Hebe is a genus of plants native to New Zealand, Australia, Papua New Guinea, Rapa Nui, the Falkland Islands, and South America. There are over 100 species of Hebe, of which 90 occur in New Zealand. Of the 90 present in New Zealand, only H. salicifolia and H. elliptica extend beyond New Zealand, the remainder being endemic. They are named after the Greek goddess of youth, Hebe.
Hebe has four perpendicular rows of leaves in opposite decussate pairs. The flowers are perfect, the corolla has four slightly unequal lobes, and the flower has two stamens and a long style. Flowers are arranged in a spiked inflorescence. Identification of Hebe species is difficult especially if they are not in flower. The plants range in size from dwarf shrubs to small trees up to 7 meters, and are distributed from coastal to alpine ecosystems. Large leaved species are normally found on the coast, in lowland scrub and along forest margins. At higher altitudes smaller leaved species grow and in alpine areas there are whipcord species with leaves reduced to thick scales.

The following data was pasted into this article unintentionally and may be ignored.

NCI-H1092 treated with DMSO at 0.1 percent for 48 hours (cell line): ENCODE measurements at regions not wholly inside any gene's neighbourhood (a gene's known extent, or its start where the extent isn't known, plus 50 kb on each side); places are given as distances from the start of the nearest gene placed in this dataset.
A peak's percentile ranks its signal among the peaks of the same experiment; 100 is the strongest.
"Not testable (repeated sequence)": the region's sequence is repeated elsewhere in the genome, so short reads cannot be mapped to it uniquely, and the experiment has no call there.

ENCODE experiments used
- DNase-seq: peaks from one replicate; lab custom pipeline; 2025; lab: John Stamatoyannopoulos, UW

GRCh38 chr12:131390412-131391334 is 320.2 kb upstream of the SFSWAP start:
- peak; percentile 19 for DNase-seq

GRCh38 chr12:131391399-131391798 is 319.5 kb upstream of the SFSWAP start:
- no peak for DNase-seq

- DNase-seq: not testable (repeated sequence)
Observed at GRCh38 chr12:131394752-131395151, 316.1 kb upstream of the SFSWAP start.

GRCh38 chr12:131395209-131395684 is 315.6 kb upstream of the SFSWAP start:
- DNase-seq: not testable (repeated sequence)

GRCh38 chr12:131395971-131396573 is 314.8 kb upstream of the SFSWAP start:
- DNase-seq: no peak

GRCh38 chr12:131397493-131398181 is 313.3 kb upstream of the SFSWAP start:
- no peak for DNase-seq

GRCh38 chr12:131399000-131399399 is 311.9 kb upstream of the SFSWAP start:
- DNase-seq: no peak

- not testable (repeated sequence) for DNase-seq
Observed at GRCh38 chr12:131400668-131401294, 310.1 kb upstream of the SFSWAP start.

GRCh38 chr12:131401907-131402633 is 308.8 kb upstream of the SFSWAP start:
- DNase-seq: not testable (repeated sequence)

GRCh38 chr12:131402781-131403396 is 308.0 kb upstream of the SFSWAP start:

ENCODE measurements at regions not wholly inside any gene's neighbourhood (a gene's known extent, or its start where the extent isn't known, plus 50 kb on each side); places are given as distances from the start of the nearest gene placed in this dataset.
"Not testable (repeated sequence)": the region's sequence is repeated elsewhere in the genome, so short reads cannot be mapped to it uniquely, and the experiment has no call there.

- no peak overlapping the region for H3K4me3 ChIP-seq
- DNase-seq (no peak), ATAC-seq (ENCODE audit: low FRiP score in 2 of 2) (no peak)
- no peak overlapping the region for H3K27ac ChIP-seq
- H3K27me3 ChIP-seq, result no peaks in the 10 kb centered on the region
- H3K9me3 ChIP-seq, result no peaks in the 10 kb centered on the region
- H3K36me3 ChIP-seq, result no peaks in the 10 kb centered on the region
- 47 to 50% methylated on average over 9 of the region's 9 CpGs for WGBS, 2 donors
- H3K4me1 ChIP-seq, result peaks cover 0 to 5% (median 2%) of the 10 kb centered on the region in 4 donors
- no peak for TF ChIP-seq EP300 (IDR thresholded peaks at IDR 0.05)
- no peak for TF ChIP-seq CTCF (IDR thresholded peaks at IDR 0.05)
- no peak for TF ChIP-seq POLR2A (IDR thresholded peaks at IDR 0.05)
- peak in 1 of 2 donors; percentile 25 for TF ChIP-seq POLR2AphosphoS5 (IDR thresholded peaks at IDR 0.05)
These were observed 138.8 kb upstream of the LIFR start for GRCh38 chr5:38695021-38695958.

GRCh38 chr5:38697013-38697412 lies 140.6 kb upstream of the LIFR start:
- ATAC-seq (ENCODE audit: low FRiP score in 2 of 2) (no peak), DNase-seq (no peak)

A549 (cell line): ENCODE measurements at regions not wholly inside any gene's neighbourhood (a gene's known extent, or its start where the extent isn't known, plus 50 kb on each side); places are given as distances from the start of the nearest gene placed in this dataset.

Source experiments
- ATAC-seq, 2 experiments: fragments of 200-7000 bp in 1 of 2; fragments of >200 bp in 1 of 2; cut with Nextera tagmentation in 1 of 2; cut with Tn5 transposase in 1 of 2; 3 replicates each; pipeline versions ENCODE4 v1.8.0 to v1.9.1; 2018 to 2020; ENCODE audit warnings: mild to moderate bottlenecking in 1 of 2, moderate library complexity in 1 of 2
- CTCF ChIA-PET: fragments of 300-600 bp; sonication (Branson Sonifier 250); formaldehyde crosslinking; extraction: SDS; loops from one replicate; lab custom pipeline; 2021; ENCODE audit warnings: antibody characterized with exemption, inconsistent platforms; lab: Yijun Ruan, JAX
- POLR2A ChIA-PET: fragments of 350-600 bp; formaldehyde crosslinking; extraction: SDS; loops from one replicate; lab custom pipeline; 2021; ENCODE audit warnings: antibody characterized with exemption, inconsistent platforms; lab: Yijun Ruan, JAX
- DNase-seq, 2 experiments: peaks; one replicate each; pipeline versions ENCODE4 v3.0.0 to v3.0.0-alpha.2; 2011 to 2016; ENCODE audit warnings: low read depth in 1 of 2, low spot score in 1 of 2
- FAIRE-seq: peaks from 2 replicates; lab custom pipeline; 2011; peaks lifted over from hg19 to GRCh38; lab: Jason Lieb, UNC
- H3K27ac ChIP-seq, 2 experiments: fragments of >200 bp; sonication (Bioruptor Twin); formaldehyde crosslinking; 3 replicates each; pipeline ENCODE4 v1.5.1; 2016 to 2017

Hebes are grown in many gardens and public areas; they attract butterflies. Hebes cope with most soil types, and can be propagated easily from both seed and cuttings. Wild Hebe hybrids are uncommon however there are many cultivated hybrids, such as Hebe x franciscana.